Michael Vesia

Office Room:
Office Building:
Kinesiology Building
Person Type: 
Core Faculty
Cognitive Neuroscience
Clinical Neuroscience
Sensory Neuroscience

Assistant Professor

Our research focuses on brain-behavior relations, brain plasticity and its modulation, with a specific
focus on understanding motor and cognitive circuits and the effects of non-invasive brain stimulation.
To accomplish this, the B2Lab combines precise behavioral measurements with neurophysiology and
non-invasive brain stimulation (NIBS) to investigate mechanisms of motor control, learning and
cognition and their impairments in neurological disorders.
Behavioral measures range from simple psychophysics and reaction times to detailed analysis of force
and movement kinematics. Neurophysiological measures include electromyography (EMG) to detect
muscle activity and brain imaging measures of brain structure (magnetic resonance imaging, MRI) and
function (fMRI). Non-invasive brain stimulation tools to measure and modulate brain activity include
multi-locus transcranial magnetic stimulation (TMS) and transcranial direct current stimulation (tDCS).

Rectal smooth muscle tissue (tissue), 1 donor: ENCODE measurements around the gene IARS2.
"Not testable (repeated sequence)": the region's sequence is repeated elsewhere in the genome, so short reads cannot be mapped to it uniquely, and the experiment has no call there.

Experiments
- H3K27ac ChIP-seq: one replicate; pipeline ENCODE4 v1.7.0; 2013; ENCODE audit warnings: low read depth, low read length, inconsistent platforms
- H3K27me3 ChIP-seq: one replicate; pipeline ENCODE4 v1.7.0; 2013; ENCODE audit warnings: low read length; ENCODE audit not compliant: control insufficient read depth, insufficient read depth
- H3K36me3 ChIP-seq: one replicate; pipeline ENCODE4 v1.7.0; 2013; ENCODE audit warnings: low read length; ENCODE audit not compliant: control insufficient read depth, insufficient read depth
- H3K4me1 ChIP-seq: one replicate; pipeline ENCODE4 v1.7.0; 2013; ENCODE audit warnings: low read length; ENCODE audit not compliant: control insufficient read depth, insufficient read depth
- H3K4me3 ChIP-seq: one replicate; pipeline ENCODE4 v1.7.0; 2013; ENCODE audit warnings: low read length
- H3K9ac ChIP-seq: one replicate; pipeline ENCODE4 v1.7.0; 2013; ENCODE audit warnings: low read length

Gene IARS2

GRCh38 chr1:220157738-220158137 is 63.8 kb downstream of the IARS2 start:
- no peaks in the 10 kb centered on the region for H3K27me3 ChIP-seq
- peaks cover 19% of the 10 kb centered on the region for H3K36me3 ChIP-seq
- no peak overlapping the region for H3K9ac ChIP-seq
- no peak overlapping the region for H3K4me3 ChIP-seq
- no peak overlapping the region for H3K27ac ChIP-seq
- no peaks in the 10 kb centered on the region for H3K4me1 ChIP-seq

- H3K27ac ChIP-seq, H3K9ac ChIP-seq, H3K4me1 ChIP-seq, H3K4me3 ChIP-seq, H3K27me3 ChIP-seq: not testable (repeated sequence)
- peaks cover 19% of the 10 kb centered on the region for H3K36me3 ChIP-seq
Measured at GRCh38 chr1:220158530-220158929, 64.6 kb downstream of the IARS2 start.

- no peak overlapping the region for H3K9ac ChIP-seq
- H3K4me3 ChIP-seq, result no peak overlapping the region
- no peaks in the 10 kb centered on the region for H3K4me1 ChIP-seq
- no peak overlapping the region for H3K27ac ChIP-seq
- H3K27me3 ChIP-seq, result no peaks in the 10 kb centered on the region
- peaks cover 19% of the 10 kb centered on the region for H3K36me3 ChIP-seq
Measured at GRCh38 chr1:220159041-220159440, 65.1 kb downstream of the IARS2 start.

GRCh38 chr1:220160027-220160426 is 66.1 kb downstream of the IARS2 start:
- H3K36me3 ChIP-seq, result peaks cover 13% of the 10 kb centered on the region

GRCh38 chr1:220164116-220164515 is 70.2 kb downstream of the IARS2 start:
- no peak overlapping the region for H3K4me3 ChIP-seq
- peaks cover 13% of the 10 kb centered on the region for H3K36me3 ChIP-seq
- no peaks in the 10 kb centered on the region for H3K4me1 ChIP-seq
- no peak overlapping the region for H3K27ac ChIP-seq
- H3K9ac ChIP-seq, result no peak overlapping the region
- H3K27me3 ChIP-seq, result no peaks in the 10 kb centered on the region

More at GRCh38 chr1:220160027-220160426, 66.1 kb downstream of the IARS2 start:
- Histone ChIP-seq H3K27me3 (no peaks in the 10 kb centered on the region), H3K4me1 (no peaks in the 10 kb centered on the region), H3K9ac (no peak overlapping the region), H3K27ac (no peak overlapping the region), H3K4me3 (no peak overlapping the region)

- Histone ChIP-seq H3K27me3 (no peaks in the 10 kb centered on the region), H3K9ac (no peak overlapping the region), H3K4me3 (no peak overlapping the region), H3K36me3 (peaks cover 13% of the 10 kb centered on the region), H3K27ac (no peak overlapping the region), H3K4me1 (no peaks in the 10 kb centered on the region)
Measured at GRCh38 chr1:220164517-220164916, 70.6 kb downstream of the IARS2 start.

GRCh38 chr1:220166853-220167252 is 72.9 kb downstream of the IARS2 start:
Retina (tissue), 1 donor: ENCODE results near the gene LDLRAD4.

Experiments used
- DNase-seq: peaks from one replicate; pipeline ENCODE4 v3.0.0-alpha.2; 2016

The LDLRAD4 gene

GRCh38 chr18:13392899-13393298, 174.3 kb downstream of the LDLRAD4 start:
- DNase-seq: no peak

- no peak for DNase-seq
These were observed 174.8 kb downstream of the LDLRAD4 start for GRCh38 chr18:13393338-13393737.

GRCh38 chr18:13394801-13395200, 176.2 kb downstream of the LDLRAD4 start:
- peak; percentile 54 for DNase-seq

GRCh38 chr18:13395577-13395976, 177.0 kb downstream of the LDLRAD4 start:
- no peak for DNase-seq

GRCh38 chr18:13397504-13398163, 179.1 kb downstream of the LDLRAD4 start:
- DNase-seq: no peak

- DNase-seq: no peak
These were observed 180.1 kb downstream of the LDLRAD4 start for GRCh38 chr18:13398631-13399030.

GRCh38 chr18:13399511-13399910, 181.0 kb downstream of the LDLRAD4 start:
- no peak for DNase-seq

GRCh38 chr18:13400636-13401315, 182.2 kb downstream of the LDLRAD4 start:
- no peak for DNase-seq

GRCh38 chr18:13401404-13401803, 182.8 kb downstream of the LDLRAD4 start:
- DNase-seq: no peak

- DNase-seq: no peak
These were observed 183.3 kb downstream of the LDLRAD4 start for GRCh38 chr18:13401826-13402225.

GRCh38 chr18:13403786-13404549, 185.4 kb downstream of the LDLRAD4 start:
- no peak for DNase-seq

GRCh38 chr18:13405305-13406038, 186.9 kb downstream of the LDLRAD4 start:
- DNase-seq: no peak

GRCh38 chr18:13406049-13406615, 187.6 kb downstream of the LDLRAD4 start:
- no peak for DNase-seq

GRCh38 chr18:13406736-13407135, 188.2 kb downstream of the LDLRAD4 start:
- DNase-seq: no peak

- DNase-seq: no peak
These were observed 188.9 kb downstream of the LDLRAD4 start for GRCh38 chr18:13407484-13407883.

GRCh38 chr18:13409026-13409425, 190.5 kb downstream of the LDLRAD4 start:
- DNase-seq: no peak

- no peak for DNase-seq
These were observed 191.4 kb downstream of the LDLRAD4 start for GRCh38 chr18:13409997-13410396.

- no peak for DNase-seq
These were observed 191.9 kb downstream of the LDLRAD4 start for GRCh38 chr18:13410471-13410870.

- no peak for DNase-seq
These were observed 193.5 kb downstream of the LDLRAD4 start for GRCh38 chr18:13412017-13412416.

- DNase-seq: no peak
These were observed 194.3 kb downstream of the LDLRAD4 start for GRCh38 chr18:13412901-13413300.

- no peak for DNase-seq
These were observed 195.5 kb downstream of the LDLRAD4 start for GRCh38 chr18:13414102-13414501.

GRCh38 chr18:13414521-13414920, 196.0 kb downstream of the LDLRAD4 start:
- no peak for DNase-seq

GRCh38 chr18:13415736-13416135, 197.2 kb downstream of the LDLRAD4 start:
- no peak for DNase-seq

Noninvasive brain stimulation (NIBS) is rapidly developing as a powerful technique that can alter
neuronal activity in specific brain areas to help better understand brain function. It is an especially
promising tool in the treatment of many neurological and movement disorders such as stroke and
Parkinson’s disease as NIBS can induce persistent changes in brain plasticity and potentially recalibrate
and enhance neural functioning in clinical conditions. However, we have a limited understanding of how
NIBS affects a person’s brain and their control of grasping behaviors.
Knowledge gained from this research will inform future translational studies to better treat motor and
cognitive impairments in individuals with neurological disorders.